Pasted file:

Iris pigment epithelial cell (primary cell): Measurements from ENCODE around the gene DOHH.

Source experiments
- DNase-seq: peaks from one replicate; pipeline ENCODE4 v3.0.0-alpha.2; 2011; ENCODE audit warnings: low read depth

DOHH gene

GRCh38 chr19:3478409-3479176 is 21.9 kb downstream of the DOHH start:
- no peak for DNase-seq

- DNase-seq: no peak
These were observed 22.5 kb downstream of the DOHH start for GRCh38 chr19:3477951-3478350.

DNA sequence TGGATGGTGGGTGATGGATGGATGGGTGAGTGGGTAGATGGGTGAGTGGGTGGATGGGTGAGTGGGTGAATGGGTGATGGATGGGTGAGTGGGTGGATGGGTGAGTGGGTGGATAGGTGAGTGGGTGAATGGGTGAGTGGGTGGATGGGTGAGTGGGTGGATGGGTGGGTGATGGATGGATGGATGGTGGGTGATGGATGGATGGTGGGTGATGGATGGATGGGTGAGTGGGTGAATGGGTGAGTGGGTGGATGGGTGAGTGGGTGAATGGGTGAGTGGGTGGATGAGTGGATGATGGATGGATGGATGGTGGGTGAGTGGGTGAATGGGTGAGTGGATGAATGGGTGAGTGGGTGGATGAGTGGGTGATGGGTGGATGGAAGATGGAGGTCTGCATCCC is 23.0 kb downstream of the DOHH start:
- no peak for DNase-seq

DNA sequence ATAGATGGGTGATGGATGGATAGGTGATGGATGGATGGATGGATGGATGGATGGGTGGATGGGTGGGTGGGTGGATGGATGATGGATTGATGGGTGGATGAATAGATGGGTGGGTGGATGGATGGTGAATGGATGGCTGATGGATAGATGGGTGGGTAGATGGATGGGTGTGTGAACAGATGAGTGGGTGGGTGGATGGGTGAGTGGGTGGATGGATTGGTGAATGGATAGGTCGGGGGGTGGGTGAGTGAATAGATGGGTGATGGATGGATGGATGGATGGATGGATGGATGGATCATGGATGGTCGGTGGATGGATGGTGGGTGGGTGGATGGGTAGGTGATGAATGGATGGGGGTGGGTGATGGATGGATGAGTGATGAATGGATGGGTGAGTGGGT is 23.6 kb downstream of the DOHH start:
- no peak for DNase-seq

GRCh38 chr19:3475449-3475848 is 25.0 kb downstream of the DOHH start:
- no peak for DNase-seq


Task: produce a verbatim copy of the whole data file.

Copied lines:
Iris pigment epithelial cell (primary cell): Measurements from ENCODE around the gene DOHH.

Source experiments
- DNase-seq: peaks from one replicate; pipeline ENCODE4 v3.0.0-alpha.2; 2011; ENCODE audit warnings: low read depth

DOHH gene

GRCh38 chr19:3478409-3479176 is 21.9 kb downstream of the DOHH start:
- no peak for DNase-seq

- DNase-seq: no peak
These were observed 22.5 kb downstream of the DOHH start for GRCh38 chr19:3477951-3478350.

DNA sequence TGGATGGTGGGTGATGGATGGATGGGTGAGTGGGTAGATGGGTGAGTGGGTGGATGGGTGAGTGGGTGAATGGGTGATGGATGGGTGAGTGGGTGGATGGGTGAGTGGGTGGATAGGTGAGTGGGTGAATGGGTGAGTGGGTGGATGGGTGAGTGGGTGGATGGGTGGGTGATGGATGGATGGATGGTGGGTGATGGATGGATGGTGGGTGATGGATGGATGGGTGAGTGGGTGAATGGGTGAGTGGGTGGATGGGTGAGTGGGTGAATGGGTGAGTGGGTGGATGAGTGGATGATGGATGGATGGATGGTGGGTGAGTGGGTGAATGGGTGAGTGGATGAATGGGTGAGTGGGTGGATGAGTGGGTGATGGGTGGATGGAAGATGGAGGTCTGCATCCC is 23.0 kb downstream of the DOHH start:
- no peak for DNase-seq

DNA sequence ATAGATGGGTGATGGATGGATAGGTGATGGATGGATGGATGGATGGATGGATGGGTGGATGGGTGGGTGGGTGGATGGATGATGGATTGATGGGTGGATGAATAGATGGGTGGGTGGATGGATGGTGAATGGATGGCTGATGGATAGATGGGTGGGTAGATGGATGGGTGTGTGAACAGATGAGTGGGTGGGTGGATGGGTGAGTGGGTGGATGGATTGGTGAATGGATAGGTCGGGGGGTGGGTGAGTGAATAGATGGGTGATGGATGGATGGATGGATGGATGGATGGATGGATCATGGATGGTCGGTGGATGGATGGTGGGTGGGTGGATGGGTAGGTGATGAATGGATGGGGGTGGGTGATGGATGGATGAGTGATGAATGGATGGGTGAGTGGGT is 23.6 kb downstream of the DOHH start:
- no peak for DNase-seq

GRCh38 chr19:3475449-3475848 is 25.0 kb downstream of the DOHH start:
- no peak for DNase-seq